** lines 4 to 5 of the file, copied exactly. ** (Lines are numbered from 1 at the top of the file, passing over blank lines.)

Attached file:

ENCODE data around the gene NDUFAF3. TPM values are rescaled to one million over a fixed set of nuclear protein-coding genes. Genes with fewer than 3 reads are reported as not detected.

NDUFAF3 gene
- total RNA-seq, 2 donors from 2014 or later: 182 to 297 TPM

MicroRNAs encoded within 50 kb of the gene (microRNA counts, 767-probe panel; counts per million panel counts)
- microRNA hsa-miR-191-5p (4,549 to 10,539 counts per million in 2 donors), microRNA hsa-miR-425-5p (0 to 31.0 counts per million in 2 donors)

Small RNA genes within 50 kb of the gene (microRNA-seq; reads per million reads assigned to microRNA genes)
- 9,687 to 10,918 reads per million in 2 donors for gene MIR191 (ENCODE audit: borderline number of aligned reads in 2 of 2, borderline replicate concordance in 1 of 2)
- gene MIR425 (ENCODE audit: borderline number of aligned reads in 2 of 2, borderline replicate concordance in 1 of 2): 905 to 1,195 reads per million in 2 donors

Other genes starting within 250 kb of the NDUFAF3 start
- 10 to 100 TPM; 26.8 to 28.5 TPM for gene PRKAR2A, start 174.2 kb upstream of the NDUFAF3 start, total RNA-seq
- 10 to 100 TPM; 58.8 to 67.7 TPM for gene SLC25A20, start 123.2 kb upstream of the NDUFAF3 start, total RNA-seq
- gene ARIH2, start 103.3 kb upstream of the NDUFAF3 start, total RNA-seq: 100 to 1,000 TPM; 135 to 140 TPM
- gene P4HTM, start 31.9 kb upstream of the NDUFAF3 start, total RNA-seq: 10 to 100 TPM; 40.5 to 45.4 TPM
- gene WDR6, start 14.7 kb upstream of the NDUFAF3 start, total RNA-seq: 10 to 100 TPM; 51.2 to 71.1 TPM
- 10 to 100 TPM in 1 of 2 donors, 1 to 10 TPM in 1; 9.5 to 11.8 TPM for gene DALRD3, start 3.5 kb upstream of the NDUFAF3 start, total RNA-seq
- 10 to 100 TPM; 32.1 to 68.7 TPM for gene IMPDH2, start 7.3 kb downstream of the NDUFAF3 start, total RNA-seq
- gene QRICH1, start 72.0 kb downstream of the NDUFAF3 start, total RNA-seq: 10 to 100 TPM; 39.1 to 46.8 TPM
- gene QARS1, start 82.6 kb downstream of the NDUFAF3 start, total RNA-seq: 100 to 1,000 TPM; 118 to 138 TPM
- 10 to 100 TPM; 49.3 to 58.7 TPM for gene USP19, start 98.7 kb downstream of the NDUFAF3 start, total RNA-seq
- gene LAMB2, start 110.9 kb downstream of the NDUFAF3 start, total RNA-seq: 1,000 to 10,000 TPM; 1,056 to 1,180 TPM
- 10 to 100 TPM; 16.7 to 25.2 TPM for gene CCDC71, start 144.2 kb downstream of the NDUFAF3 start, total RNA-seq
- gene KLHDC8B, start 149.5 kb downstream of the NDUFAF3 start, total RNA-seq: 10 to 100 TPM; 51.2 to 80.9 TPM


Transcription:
MicroRNAs encoded within 50 kb of the gene (microRNA counts, 767-probe panel; counts per million panel counts)
- microRNA hsa-miR-191-5p (4,549 to 10,539 counts per million in 2 donors), microRNA hsa-miR-425-5p (0 to 31.0 counts per million in 2 donors)